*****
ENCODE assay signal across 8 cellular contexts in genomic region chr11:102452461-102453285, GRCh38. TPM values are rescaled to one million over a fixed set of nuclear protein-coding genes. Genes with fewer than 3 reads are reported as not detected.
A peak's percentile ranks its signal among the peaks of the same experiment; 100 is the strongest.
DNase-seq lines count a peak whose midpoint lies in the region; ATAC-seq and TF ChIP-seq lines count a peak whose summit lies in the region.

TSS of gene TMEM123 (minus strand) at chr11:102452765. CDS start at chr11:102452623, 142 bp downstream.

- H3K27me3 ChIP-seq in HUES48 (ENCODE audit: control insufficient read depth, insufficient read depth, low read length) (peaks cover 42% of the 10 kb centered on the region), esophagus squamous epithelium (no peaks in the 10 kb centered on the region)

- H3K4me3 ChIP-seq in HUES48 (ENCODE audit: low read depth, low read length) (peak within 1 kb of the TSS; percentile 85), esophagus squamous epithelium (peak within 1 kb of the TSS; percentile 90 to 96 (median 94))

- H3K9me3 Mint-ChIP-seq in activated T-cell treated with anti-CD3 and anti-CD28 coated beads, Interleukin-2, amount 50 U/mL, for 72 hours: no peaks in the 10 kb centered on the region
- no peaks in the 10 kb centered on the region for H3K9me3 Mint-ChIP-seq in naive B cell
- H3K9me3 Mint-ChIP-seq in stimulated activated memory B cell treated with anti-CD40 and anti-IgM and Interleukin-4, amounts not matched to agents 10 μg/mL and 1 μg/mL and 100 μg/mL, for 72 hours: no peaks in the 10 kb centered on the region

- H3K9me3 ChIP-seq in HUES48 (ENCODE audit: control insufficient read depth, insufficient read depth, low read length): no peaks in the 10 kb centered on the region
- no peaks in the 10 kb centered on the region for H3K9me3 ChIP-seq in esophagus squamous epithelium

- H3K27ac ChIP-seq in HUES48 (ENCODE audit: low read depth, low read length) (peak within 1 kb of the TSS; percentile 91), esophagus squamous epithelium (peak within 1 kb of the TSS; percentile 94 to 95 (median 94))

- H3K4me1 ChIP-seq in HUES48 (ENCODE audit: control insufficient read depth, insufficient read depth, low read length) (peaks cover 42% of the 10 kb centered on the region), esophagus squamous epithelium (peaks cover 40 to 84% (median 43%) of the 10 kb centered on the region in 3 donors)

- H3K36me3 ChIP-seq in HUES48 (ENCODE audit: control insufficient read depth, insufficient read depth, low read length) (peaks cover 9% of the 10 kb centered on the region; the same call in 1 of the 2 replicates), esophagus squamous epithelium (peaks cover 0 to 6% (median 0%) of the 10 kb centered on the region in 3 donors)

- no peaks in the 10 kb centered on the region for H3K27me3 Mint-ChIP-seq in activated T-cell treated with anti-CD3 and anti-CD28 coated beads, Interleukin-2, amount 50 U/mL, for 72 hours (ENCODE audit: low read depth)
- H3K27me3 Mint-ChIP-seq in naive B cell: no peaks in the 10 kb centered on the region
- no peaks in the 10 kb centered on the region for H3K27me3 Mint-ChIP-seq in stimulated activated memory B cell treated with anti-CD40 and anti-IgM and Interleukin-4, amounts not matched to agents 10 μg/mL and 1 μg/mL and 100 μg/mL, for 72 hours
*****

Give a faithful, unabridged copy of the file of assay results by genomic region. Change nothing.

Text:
ENCODE assay signal across 8 cellular contexts in genomic region chr11:102452461-102453285, GRCh38. TPM values are rescaled to one million over a fixed set of nuclear protein-coding genes. Genes with fewer than 3 reads are reported as not detected.
A peak's percentile ranks its signal among the peaks of the same experiment; 100 is the strongest.
DNase-seq lines count a peak whose midpoint lies in the region; ATAC-seq and TF ChIP-seq lines count a peak whose summit lies in the region.

TSS of gene TMEM123 (minus strand) at chr11:102452765. CDS start at chr11:102452623, 142 bp downstream.

- H3K27me3 ChIP-seq in HUES48 (ENCODE audit: control insufficient read depth, insufficient read depth, low read length) (peaks cover 42% of the 10 kb centered on the region), esophagus squamous epithelium (no peaks in the 10 kb centered on the region)

- H3K4me3 ChIP-seq in HUES48 (ENCODE audit: low read depth, low read length) (peak within 1 kb of the TSS; percentile 85), esophagus squamous epithelium (peak within 1 kb of the TSS; percentile 90 to 96 (median 94))

- H3K9me3 Mint-ChIP-seq in activated T-cell treated with anti-CD3 and anti-CD28 coated beads, Interleukin-2, amount 50 U/mL, for 72 hours: no peaks in the 10 kb centered on the region
- no peaks in the 10 kb centered on the region for H3K9me3 Mint-ChIP-seq in naive B cell
- H3K9me3 Mint-ChIP-seq in stimulated activated memory B cell treated with anti-CD40 and anti-IgM and Interleukin-4, amounts not matched to agents 10 μg/mL and 1 μg/mL and 100 μg/mL, for 72 hours: no peaks in the 10 kb centered on the region

- H3K9me3 ChIP-seq in HUES48 (ENCODE audit: control insufficient read depth, insufficient read depth, low read length): no peaks in the 10 kb centered on the region
- no peaks in the 10 kb centered on the region for H3K9me3 ChIP-seq in esophagus squamous epithelium

- H3K27ac ChIP-seq in HUES48 (ENCODE audit: low read depth, low read length) (peak within 1 kb of the TSS; percentile 91), esophagus squamous epithelium (peak within 1 kb of the TSS; percentile 94 to 95 (median 94))

- H3K4me1 ChIP-seq in HUES48 (ENCODE audit: control insufficient read depth, insufficient read depth, low read length) (peaks cover 42% of the 10 kb centered on the region), esophagus squamous epithelium (peaks cover 40 to 84% (median 43%) of the 10 kb centered on the region in 3 donors)

- H3K36me3 ChIP-seq in HUES48 (ENCODE audit: control insufficient read depth, insufficient read depth, low read length) (peaks cover 9% of the 10 kb centered on the region; the same call in 1 of the 2 replicates), esophagus squamous epithelium (peaks cover 0 to 6% (median 0%) of the 10 kb centered on the region in 3 donors)

- no peaks in the 10 kb centered on the region for H3K27me3 Mint-ChIP-seq in activated T-cell treated with anti-CD3 and anti-CD28 coated beads, Interleukin-2, amount 50 U/mL, for 72 hours (ENCODE audit: low read depth)
- H3K27me3 Mint-ChIP-seq in naive B cell: no peaks in the 10 kb centered on the region
- no peaks in the 10 kb centered on the region for H3K27me3 Mint-ChIP-seq in stimulated activated memory B cell treated with anti-CD40 and anti-IgM and Interleukin-4, amounts not matched to agents 10 μg/mL and 1 μg/mL and 100 μg/mL, for 72 hours